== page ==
What doesn’t get that big a mention when it comes to sustainable living though is cleaning. Most of us use chemical-based cleaners to clean our floors and kitchens and surfaces and toilets. This is neither a health-effective choice nor a sustainable one. We have written previously about VOCs in your cleaning products affecting the air quality in your homes and how chemical disinfectants are actually harming you. Chemicals from your cleaners also contaminate your food and leave you open to a wide variety of illnesses. More importantly, these chemicals affect the ecological balance of your homes and the larger environment.

The chemicals in your household cleaners along with the dregs of your cleaning efforts inevitably get flushed down your toilets and drains where they don’t magically disappear. They find their way into groundwater and soil and thanks to the miracles of urban sanitation, eventually into our oceans too. This chemical contamination then affects all kinds of aquatic life and also renders the water itself unfit for use thus putting even more of a strain on our collective resources.

As with everything else, cleaning your homes too should become an act of sustainability. And this can happen by switching your chemical-based cleaners with solutions derived from nature. Natural cleaners are free of harmful, toxic chemicals, thus protecting your health and the environment. At Organica Biotech, we’ve harnessed the power of nature and married it to science, facilitated by years upon years of research, to innovate with our ThinkSafe range of natural cleaners. Natural, safe and sustainable, the products in our ThinkSafe range are non-toxic, non-corrosive and free of ammonia and chlorine. Made entirely from plant-based ingredients, our ThinkSafe range of products is designed to not only provide you with a healthier and cleaner environment at home but also ensure it causes no damage to the environment outside your homes either.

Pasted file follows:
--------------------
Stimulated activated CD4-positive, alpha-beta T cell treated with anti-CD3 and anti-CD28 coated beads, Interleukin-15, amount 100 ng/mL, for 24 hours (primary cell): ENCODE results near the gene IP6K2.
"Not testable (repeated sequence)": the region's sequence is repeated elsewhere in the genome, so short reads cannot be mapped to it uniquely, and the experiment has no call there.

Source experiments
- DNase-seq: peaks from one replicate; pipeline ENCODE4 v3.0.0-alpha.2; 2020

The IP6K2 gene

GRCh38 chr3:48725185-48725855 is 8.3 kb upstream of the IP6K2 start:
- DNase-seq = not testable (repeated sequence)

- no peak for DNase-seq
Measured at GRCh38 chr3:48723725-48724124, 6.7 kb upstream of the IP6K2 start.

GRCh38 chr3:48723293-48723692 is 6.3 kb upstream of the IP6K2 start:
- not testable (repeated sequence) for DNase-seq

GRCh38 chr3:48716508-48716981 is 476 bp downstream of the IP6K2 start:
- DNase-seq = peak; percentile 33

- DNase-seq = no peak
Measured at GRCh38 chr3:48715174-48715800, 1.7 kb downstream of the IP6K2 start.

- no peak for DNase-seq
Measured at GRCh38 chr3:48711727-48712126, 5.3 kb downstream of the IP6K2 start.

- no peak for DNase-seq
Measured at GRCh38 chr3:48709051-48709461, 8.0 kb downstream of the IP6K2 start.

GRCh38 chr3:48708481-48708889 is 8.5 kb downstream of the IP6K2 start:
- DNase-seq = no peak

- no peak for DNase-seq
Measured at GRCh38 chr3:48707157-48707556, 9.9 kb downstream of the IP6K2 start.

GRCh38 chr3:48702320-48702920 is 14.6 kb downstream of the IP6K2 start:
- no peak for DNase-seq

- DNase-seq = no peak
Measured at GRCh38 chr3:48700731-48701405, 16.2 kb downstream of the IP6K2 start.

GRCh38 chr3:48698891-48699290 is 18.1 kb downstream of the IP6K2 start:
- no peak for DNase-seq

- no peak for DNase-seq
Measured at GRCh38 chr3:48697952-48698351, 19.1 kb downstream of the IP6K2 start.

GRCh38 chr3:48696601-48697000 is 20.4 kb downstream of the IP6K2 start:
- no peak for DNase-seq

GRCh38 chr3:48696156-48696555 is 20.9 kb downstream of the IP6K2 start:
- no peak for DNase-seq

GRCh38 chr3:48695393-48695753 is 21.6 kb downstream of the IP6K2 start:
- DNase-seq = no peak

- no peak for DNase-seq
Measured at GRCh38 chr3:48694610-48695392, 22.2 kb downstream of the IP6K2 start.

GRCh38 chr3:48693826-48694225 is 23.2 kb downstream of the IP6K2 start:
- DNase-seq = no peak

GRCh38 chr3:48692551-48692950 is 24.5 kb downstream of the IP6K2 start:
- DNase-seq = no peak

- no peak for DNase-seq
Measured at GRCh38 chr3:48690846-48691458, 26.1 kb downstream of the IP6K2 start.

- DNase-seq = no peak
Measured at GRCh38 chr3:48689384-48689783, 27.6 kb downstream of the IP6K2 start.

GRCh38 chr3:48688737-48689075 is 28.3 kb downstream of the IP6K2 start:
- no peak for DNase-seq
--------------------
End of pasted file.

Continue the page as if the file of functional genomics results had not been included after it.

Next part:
We know you want to do everything you can to save our planet and in our ThinkSafe range of products, you will find the tools you need to help you in one aspect of this campaign.

Post by Rohan Shetty

One Response to Sustainability starts at home

  1. Nice Article Rohan. New studies reveal that 95% of diseases are diet and lifestyle-related. It’s called epigenetics. This is good news because it means we have the control to prevent or reverse most diseases.